I was called to be an Activity Day Girls leader a few months ago. It had been on my heart that I needed a calling, but I didn’t want to do Young Women – it terrifies me – and I had already been in Primary – didn’t think I would be going back there – so, without an idea of my own, I said nothing at all to my Bishop (what kind of crazy person ASKS for a calling anyway?). When I received the “Bishop needs to talk with you” message, I halfway knew what was coming. I didn’t expect to be called to Activity Day Girls though. Frankly, I had no clue what they even did.
But, not one to turn down a calling, I said yes – and then went home and turned to Google. I realized that I had to teach young girls Gospel principles but also include some sort of activity. Seemed daunting. Thank God for Pinterest and SugarDoodle!
My first activity was kept super simple. I wasn’t even sure WHAT to teach them about. I chose this activity day girls lesson on communication because it seemed easy enough for a first timer and I put together some ideas I had seen elsewhere.
First, we discussed everyday ways to communicate: body language, speaking, writing, listening, hand signals, etc.
Next, we discussed the importance of proper communication: I gave the girls a task to do*, but did not give them instructions to complete it. I watched as they tried to figure it out, obviously lacking which direction to go. This activity helped them see the importance of having instructions, guidance, and proper communication.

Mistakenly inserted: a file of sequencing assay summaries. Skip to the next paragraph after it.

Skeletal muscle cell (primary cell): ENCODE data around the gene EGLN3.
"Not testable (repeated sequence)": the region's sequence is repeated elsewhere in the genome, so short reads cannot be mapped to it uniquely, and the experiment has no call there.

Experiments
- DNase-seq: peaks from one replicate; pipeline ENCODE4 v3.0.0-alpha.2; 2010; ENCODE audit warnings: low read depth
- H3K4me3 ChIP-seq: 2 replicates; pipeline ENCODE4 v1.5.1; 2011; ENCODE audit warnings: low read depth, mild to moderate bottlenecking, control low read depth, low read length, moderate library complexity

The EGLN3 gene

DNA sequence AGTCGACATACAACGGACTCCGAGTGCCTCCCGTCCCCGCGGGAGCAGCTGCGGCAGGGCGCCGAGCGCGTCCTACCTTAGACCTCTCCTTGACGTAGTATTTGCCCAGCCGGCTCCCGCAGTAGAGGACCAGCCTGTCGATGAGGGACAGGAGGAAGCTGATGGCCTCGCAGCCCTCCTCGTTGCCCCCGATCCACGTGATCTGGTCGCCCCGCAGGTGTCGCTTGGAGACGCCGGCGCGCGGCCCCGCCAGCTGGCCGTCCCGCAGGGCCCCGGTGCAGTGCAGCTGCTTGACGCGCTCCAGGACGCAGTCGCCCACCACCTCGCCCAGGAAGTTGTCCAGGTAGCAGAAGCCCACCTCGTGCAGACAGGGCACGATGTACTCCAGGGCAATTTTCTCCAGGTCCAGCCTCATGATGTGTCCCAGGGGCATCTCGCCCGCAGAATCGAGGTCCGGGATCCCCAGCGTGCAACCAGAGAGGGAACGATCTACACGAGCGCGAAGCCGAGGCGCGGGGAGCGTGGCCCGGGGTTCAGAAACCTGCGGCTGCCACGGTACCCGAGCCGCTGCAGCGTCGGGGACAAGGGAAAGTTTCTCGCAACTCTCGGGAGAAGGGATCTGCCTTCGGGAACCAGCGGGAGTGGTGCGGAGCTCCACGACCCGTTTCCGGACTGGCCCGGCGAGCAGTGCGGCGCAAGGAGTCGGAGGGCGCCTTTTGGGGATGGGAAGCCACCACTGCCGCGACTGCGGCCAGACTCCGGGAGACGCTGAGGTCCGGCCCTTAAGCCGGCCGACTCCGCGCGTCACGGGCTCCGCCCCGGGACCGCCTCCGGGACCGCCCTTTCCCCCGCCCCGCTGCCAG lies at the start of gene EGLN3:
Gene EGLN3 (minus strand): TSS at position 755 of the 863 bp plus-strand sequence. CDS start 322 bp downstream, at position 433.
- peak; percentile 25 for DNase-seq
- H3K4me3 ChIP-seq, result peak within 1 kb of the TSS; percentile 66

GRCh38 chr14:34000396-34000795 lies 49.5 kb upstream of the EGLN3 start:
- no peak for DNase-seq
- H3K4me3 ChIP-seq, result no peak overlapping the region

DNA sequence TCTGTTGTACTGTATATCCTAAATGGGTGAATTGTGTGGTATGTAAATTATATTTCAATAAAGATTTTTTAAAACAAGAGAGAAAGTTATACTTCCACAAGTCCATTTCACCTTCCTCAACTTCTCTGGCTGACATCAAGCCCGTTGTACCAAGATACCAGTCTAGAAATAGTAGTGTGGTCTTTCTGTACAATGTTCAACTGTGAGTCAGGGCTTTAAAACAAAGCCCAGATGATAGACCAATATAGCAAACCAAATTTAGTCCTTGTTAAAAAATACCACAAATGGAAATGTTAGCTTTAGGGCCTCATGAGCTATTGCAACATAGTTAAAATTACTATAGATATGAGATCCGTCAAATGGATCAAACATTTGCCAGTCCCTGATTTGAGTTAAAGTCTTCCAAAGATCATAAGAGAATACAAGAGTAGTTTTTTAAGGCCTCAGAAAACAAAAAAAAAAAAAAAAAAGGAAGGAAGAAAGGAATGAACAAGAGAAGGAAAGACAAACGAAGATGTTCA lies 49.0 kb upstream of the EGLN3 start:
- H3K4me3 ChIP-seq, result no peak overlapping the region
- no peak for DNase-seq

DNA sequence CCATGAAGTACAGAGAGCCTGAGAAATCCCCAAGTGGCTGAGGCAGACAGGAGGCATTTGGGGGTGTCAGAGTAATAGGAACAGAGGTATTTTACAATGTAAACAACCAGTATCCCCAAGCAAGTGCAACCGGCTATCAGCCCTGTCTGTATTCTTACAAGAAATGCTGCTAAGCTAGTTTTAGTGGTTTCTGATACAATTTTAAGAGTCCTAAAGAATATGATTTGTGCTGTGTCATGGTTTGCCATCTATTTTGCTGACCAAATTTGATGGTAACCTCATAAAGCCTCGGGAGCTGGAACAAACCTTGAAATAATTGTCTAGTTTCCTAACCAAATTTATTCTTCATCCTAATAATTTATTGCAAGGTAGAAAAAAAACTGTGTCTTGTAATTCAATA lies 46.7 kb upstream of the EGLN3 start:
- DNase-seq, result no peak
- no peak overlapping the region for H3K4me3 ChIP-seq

Then, we read about ways that Heavenly Father has given us to communicate with him. I used the talk Two Lines of Communication by Dallin H. Oaks to teach about the Personal and Priesthood lines of communication.
Then, we did another activity where the girls all lined up facing the same way, looking at each others backs. I taped a piece of paper to the back of each girl. Starting from the back of the line, I had the girl draw a simple shape. The girl in front of her was to then copy that shape on the girl in front of her. This activity helped them realize that people can interpret things differently. By listening directly to the Prophet we can avoid that mix up in communication.
Finally, since we had a little extra time we played the telephone game where we told the girls something and they had to whisper it to the next girl all the way down the line. The last girl says it out loud to see how it had changed. I added a twist and told them some wrong information “Girls can hold the priesthood” to see if they would change it along the way. As expected, they did, and it really helped show how communication changes.
This was a very simple activity day girls lesson. Preparation time was minimal, and cost was basically non-existent. I did purchase a snack for the girls, though that didn’t tie into the lesson.
*My task consisted of them tying a headscarf exactly how mine was tied. Other ideas would be to make a sandwich, draw a picture, build a lego model, etc.
Why do you see proper communication as being important?